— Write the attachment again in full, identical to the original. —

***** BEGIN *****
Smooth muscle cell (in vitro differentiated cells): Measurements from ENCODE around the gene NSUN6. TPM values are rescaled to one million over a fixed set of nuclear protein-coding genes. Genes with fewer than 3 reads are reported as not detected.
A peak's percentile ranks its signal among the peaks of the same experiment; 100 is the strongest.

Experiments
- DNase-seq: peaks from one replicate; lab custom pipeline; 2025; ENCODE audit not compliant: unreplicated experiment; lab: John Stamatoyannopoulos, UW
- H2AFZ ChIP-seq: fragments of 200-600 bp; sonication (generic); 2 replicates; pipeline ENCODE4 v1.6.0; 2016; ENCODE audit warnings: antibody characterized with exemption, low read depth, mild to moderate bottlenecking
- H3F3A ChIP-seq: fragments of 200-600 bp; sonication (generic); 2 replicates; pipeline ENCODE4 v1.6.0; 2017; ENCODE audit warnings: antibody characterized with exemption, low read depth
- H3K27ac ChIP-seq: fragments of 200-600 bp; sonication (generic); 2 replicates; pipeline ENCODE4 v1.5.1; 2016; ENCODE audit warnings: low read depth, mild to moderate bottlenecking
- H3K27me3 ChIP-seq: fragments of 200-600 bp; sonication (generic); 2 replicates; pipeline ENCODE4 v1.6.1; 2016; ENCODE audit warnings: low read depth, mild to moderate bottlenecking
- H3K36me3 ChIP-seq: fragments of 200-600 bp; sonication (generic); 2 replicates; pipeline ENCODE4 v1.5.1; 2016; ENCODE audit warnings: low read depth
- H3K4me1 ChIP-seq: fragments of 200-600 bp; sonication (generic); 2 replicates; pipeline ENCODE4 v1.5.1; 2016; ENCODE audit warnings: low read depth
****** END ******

Smooth muscle cell (in vitro differentiated cells): Measurements from ENCODE around the gene NSUN6. TPM values are rescaled to one million over a fixed set of nuclear protein-coding genes. Genes with fewer than 3 reads are reported as not detected.
A peak's percentile ranks its signal among the peaks of the same experiment; 100 is the strongest.

Experiments
- DNase-seq: peaks from one replicate; lab custom pipeline; 2025; ENCODE audit not compliant: unreplicated experiment; lab: John Stamatoyannopoulos, UW
- H2AFZ ChIP-seq: fragments of 200-600 bp; sonication (generic); 2 replicates; pipeline ENCODE4 v1.6.0; 2016; ENCODE audit warnings: antibody characterized with exemption, low read depth, mild to moderate bottlenecking
- H3F3A ChIP-seq: fragments of 200-600 bp; sonication (generic); 2 replicates; pipeline ENCODE4 v1.6.0; 2017; ENCODE audit warnings: antibody characterized with exemption, low read depth
- H3K27ac ChIP-seq: fragments of 200-600 bp; sonication (generic); 2 replicates; pipeline ENCODE4 v1.5.1; 2016; ENCODE audit warnings: low read depth, mild to moderate bottlenecking
- H3K27me3 ChIP-seq: fragments of 200-600 bp; sonication (generic); 2 replicates; pipeline ENCODE4 v1.6.1; 2016; ENCODE audit warnings: low read depth, mild to moderate bottlenecking
- H3K36me3 ChIP-seq: fragments of 200-600 bp; sonication (generic); 2 replicates; pipeline ENCODE4 v1.5.1; 2016; ENCODE audit warnings: low read depth
- H3K4me1 ChIP-seq: fragments of 200-600 bp; sonication (generic); 2 replicates; pipeline ENCODE4 v1.5.1; 2016; ENCODE audit warnings: low read depth